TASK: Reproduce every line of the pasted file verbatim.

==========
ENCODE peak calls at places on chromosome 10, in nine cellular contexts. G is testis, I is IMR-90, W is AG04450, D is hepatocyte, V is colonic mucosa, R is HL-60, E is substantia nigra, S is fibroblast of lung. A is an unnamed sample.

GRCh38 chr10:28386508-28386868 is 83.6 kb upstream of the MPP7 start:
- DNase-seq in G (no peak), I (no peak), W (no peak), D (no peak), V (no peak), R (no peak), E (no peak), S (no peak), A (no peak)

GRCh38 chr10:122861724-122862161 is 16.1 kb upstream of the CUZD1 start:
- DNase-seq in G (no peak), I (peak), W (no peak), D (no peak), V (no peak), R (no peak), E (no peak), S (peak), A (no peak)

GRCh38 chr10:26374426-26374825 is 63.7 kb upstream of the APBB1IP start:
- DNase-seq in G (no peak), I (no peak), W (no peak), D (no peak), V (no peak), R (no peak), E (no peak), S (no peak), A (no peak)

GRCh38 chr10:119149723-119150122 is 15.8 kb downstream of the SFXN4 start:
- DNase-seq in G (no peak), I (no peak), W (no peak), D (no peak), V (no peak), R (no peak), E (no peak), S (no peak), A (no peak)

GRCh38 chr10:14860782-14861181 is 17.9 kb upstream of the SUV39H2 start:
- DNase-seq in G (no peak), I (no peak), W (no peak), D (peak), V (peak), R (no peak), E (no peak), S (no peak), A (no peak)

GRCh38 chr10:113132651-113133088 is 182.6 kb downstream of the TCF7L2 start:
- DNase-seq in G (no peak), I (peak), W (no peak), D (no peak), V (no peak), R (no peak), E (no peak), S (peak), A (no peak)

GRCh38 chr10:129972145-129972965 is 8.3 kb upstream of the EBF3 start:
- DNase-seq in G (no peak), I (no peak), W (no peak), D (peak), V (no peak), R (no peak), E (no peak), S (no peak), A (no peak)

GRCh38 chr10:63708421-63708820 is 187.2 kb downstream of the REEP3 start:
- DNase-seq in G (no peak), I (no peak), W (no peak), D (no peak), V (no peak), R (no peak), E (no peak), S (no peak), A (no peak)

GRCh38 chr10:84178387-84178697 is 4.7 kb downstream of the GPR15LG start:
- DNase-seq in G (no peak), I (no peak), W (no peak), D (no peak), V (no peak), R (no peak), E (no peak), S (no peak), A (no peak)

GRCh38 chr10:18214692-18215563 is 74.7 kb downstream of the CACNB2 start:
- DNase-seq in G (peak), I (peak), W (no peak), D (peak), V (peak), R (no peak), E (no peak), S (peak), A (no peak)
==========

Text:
ENCODE peak calls at places on chromosome 10, in nine cellular contexts. G is testis, I is IMR-90, W is AG04450, D is hepatocyte, V is colonic mucosa, R is HL-60, E is substantia nigra, S is fibroblast of lung. A is an unnamed sample.

GRCh38 chr10:28386508-28386868 is 83.6 kb upstream of the MPP7 start:
- DNase-seq in G (no peak), I (no peak), W (no peak), D (no peak), V (no peak), R (no peak), E (no peak), S (no peak), A (no peak)

GRCh38 chr10:122861724-122862161 is 16.1 kb upstream of the CUZD1 start:
- DNase-seq in G (no peak), I (peak), W (no peak), D (no peak), V (no peak), R (no peak), E (no peak), S (peak), A (no peak)

GRCh38 chr10:26374426-26374825 is 63.7 kb upstream of the APBB1IP start:
- DNase-seq in G (no peak), I (no peak), W (no peak), D (no peak), V (no peak), R (no peak), E (no peak), S (no peak), A (no peak)

GRCh38 chr10:119149723-119150122 is 15.8 kb downstream of the SFXN4 start:
- DNase-seq in G (no peak), I (no peak), W (no peak), D (no peak), V (no peak), R (no peak), E (no peak), S (no peak), A (no peak)

GRCh38 chr10:14860782-14861181 is 17.9 kb upstream of the SUV39H2 start:
- DNase-seq in G (no peak), I (no peak), W (no peak), D (peak), V (peak), R (no peak), E (no peak), S (no peak), A (no peak)

GRCh38 chr10:113132651-113133088 is 182.6 kb downstream of the TCF7L2 start:
- DNase-seq in G (no peak), I (peak), W (no peak), D (no peak), V (no peak), R (no peak), E (no peak), S (peak), A (no peak)

GRCh38 chr10:129972145-129972965 is 8.3 kb upstream of the EBF3 start:
- DNase-seq in G (no peak), I (no peak), W (no peak), D (peak), V (no peak), R (no peak), E (no peak), S (no peak), A (no peak)

GRCh38 chr10:63708421-63708820 is 187.2 kb downstream of the REEP3 start:
- DNase-seq in G (no peak), I (no peak), W (no peak), D (no peak), V (no peak), R (no peak), E (no peak), S (no peak), A (no peak)

GRCh38 chr10:84178387-84178697 is 4.7 kb downstream of the GPR15LG start:
- DNase-seq in G (no peak), I (no peak), W (no peak), D (no peak), V (no peak), R (no peak), E (no peak), S (no peak), A (no peak)

GRCh38 chr10:18214692-18215563 is 74.7 kb downstream of the CACNB2 start:
- DNase-seq in G (peak), I (peak), W (no peak), D (peak), V (peak), R (no peak), E (no peak), S (peak), A (no peak)